How to ‘show and tell’ when you market your French holiday let
Does your online property listing grab browsers’ attention? Great images and an engaging description make holidaymakers want to stay on the page – and that’s what leads to enquiries. Here’s how to use photos and video and how to write your property description.
We recommend that you use both photographs and video in your advert to help grab the attention of browsers, sell the holiday dream and convert interest to bookings. Aim for 20-30 large format photos and make your ‘thumbnail’ lead photo stunning and unique. If you can, share a two minute video to engage the viewer and show key points of the property.
Choose a fabulous ‘thumbnail’ photo – vital to get browsers to your page. It should show your property as unique and an attractive exterior view of the house is ideal. Only use a swimming pool image as thumbnail if it also shows the house, a stunning view or a beautiful lounging/dining area.
Use brief but poetic captions to enhance the impact of photos and draw the browser in. Your distant view caption might be ‘Dusk settles over vine-clad hills’ and your outdoor meal caption might read ‘Enjoy our table d’hote in high season’.
Include images of the house, both inside and out; the garden, including places to sit and the pool if you have one; attractive architectural or decoration details; local places of interest; local colour like markets and festivals; activities that visitors can enjoy.
When taking photos:
• Use landscape rather than portrait shaped photographs and avoid panoramic pictures. Large format photos – minimum 500 pixels wide – have more impact on the page.
• Shoot on a sunny day when the house and garden are in the sun but not when the sun is directly overhead.
• Use a tripod to help you get better pictures. Take time, plan a few shooting sessions and play around until you get it just right.
• Outside, keep vehicles out of the picture, make sure the garden is tidy and the pool cover is removed.
• Indoors, turn on the lights and shoot early or late for correct exposure.
• For interiors, use the widest angle possible to help make the room appear bigger.
• Make an effort to ‘dress’ the shot. Include people only where your guests socialise such as games or communal outdoor meals.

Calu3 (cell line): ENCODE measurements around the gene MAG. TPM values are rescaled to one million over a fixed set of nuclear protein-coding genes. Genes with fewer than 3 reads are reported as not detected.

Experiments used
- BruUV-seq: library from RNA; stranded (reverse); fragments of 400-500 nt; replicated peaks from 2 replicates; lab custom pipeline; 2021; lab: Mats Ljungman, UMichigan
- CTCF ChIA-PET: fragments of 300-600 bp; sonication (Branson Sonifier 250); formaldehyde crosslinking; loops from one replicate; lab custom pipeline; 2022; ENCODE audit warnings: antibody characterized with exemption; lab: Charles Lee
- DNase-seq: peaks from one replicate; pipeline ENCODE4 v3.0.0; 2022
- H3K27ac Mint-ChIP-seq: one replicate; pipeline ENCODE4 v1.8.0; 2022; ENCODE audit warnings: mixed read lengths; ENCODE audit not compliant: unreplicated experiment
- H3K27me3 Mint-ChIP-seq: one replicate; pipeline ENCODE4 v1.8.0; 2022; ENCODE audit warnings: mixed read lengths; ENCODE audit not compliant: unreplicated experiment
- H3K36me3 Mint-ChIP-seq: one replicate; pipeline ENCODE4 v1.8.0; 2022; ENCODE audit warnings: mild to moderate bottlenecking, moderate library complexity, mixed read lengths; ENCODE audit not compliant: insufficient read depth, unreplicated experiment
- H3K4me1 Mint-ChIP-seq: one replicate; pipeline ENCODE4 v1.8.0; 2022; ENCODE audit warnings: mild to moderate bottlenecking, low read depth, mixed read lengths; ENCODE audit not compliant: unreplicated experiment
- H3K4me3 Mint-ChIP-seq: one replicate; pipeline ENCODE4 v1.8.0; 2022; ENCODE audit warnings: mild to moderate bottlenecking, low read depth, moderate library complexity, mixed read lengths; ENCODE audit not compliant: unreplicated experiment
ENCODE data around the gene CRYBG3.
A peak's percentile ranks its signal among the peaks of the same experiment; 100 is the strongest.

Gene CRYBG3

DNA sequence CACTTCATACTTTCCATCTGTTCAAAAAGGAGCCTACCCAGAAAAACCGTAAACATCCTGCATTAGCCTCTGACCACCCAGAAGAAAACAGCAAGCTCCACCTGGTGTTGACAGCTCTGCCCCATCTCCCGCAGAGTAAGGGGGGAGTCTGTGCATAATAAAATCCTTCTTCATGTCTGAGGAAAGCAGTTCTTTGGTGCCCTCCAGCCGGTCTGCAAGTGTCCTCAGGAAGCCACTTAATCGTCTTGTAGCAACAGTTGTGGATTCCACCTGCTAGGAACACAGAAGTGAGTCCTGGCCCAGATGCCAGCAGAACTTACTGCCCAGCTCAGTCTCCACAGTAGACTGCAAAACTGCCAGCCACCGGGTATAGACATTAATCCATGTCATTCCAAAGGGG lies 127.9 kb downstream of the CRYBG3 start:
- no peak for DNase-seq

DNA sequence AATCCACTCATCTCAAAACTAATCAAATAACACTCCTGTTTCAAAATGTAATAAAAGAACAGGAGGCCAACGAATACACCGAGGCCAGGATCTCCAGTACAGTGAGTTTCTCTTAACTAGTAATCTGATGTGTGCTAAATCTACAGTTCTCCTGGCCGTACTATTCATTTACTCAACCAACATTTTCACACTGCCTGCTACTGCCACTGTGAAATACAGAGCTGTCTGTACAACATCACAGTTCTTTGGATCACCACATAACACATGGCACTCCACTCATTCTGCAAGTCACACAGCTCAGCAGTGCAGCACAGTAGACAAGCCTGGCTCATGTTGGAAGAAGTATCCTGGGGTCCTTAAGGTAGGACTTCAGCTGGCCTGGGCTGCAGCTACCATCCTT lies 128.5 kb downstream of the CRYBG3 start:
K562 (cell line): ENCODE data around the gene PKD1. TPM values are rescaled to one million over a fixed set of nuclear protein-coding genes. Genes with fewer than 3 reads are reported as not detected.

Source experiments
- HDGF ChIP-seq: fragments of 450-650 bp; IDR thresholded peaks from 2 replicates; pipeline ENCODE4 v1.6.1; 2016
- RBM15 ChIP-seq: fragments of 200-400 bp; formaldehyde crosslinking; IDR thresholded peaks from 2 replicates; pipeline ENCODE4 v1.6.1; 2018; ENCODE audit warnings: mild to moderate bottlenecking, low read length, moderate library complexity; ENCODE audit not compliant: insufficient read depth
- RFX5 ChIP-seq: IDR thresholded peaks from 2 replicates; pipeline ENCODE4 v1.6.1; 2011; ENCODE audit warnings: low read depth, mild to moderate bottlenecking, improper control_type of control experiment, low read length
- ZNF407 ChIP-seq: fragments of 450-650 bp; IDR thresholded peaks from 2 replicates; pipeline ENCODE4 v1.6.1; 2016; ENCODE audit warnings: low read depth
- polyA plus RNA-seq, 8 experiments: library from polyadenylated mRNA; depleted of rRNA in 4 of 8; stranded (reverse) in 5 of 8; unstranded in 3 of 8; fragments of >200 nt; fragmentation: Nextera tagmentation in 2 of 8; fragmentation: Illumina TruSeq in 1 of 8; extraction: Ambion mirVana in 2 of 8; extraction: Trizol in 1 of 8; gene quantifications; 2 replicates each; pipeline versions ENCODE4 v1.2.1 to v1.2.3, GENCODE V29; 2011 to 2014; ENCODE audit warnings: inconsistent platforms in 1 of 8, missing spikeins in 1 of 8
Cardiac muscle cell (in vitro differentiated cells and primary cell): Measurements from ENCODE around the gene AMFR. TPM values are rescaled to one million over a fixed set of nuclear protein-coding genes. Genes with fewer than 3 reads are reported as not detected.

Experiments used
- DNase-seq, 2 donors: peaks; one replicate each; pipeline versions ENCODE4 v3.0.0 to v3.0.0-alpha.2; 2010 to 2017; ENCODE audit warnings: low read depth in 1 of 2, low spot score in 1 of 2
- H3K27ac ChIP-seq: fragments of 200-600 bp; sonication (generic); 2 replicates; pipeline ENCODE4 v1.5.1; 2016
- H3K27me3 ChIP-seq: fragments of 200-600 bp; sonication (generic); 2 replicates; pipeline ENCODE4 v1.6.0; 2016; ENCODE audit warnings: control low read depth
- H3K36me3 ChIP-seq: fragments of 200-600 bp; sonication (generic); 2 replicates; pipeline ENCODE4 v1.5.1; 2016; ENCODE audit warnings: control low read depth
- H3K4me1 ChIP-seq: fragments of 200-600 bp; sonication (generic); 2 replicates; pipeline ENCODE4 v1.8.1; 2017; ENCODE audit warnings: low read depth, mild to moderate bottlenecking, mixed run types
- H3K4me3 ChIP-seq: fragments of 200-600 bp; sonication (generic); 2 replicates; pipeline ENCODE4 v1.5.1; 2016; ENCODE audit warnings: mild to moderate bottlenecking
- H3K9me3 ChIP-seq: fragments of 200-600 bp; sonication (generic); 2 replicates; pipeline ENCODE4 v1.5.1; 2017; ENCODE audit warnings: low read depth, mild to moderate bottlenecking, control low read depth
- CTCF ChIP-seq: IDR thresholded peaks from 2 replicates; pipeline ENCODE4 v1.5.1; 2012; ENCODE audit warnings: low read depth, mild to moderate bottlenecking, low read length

Tips on writing a great property description
Your description needs to give a summary of the facts, the fun and your enthusiasm. When writing, try to meet these aims:
• Give an air of quality and professionalism.
• Set the tone for a culture of service.
• Allow holidaymakers to visualise detail and plan their holiday programme.
• Give confidence to book.
• Attract visitors looking for a range of holiday experiences.
• Make a personal connection that more easily converts to bookings.
• Manage visitors’ expectations, leading to greater satisfaction.
• Sell extras like meals and activities.
• Help larger groups to know what’s on offer for different interests.
Strategies that we see owners using successfully start with establishing an identity. Give your house a name and use it; try to make it French but easy to pronounce. Also, decide on your strongest selling point and make that prominent.
When describing the property and facilities, write about things the images can’t show, like the quality of linen and mattresses or the peace and quiet. Give local information – accessibility to restaurants, bars, supermarkets, activities like walking or cycling and local attractions like markets, chateaux and historic sites. List a few dates of important festivals, parades, concerts and special events.
Be honest but enthusiastic. Pass on your passion for your place and catch the reader’s eye with lyrical phrases and buzzwords. Finally, check that your description is succinct and that grammar and spelling are perfect, with no errors or repetition.